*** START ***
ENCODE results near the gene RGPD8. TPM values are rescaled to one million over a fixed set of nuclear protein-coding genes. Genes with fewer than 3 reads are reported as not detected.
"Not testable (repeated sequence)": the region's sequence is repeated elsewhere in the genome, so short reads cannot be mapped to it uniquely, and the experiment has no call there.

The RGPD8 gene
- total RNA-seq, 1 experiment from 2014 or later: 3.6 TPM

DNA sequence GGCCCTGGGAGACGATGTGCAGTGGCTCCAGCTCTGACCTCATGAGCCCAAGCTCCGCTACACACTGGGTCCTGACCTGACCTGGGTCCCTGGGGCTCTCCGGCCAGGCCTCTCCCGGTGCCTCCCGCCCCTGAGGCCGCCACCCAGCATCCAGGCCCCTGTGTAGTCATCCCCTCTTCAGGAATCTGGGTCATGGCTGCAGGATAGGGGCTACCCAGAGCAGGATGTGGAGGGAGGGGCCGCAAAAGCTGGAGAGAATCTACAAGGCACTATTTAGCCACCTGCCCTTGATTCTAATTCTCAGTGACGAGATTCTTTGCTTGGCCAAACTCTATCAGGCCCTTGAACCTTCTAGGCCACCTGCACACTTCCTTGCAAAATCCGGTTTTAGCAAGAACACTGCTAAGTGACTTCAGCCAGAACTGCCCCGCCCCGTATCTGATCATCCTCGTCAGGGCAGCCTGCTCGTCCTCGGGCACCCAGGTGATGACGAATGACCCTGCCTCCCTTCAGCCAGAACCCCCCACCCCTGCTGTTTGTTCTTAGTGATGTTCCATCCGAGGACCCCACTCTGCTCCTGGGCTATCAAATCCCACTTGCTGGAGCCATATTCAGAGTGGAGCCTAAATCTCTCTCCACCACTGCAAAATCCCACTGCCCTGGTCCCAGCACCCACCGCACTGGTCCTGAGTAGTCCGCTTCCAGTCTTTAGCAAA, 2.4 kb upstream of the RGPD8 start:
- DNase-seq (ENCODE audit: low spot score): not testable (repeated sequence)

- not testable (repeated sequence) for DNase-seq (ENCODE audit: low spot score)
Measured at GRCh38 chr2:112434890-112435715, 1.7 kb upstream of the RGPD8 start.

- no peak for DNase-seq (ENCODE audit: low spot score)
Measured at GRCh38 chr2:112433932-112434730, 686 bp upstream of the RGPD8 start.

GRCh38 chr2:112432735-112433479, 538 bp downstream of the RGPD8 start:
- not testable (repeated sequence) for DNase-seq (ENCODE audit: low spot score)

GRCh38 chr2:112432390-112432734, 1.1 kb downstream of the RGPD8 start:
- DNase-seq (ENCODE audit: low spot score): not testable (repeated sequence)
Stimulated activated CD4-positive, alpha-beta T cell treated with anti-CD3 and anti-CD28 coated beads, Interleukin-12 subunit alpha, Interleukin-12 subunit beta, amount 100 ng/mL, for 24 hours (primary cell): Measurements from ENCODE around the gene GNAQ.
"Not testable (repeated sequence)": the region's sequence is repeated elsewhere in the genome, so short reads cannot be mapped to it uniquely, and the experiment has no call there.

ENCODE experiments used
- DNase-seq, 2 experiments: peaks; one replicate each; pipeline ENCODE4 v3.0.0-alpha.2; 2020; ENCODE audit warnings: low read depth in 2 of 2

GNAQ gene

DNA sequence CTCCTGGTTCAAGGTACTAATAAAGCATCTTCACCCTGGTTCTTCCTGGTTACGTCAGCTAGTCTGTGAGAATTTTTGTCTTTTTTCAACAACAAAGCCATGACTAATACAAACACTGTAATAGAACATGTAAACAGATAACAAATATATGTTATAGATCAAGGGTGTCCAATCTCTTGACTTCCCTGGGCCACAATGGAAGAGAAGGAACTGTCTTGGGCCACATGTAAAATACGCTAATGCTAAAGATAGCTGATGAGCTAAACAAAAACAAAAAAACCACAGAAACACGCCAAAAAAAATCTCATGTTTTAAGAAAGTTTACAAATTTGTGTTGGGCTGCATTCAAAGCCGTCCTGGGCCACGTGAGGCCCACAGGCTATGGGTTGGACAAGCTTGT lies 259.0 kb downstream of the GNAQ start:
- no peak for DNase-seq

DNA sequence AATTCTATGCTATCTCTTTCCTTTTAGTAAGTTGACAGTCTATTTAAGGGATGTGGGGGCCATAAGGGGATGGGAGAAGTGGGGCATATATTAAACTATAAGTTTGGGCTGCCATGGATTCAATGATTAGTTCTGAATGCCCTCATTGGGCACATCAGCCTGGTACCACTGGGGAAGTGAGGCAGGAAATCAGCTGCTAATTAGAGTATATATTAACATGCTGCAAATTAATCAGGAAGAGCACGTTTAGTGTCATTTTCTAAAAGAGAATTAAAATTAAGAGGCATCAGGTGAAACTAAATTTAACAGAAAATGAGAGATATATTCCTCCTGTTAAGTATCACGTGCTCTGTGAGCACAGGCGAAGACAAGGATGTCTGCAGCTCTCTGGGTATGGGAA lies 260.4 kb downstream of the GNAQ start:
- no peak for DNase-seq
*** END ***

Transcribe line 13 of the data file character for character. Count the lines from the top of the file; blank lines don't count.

GRCh38 chr2:112432390-112432734, 1.1 kb downstream of the RGPD8 start: